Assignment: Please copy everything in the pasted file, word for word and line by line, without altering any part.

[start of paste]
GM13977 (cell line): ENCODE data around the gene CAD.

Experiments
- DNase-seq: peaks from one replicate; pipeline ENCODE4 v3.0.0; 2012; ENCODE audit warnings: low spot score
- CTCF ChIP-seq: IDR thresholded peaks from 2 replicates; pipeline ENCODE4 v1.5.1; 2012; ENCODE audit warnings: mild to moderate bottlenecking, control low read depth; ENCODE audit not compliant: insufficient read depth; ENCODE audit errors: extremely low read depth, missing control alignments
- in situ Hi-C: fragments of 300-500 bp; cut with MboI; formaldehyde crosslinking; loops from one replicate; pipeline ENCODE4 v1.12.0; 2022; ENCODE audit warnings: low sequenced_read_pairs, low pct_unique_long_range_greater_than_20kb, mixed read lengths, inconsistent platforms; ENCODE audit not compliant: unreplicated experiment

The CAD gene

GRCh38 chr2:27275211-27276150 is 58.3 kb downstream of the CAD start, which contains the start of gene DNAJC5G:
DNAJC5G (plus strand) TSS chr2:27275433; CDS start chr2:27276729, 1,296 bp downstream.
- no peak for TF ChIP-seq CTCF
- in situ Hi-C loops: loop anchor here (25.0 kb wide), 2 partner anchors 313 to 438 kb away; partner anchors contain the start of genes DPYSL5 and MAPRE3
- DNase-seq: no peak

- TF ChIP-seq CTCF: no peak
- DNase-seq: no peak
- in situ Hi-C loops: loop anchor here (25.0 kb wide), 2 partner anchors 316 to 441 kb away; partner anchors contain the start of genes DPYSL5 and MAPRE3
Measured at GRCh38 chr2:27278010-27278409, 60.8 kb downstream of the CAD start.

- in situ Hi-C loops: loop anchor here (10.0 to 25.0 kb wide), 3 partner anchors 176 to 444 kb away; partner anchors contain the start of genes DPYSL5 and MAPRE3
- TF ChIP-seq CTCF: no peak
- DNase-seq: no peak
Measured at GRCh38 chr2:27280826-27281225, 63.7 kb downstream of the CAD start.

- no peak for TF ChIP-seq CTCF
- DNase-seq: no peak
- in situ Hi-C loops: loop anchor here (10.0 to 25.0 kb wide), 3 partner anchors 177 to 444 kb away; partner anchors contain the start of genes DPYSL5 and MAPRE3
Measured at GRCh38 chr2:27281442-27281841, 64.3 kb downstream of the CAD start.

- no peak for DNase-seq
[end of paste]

GM13977 (cell line): ENCODE data around the gene CAD.

Experiments
- DNase-seq: peaks from one replicate; pipeline ENCODE4 v3.0.0; 2012; ENCODE audit warnings: low spot score
- CTCF ChIP-seq: IDR thresholded peaks from 2 replicates; pipeline ENCODE4 v1.5.1; 2012; ENCODE audit warnings: mild to moderate bottlenecking, control low read depth; ENCODE audit not compliant: insufficient read depth; ENCODE audit errors: extremely low read depth, missing control alignments
- in situ Hi-C: fragments of 300-500 bp; cut with MboI; formaldehyde crosslinking; loops from one replicate; pipeline ENCODE4 v1.12.0; 2022; ENCODE audit warnings: low sequenced_read_pairs, low pct_unique_long_range_greater_than_20kb, mixed read lengths, inconsistent platforms; ENCODE audit not compliant: unreplicated experiment

The CAD gene

GRCh38 chr2:27275211-27276150 is 58.3 kb downstream of the CAD start, which contains the start of gene DNAJC5G:
DNAJC5G (plus strand) TSS chr2:27275433; CDS start chr2:27276729, 1,296 bp downstream.
- no peak for TF ChIP-seq CTCF
- in situ Hi-C loops: loop anchor here (25.0 kb wide), 2 partner anchors 313 to 438 kb away; partner anchors contain the start of genes DPYSL5 and MAPRE3
- DNase-seq: no peak

- TF ChIP-seq CTCF: no peak
- DNase-seq: no peak
- in situ Hi-C loops: loop anchor here (25.0 kb wide), 2 partner anchors 316 to 441 kb away; partner anchors contain the start of genes DPYSL5 and MAPRE3
Measured at GRCh38 chr2:27278010-27278409, 60.8 kb downstream of the CAD start.

- in situ Hi-C loops: loop anchor here (10.0 to 25.0 kb wide), 3 partner anchors 176 to 444 kb away; partner anchors contain the start of genes DPYSL5 and MAPRE3
- TF ChIP-seq CTCF: no peak
- DNase-seq: no peak
Measured at GRCh38 chr2:27280826-27281225, 63.7 kb downstream of the CAD start.

- no peak for TF ChIP-seq CTCF
- DNase-seq: no peak
- in situ Hi-C loops: loop anchor here (10.0 to 25.0 kb wide), 3 partner anchors 177 to 444 kb away; partner anchors contain the start of genes DPYSL5 and MAPRE3
Measured at GRCh38 chr2:27281442-27281841, 64.3 kb downstream of the CAD start.

- no peak for DNase-seq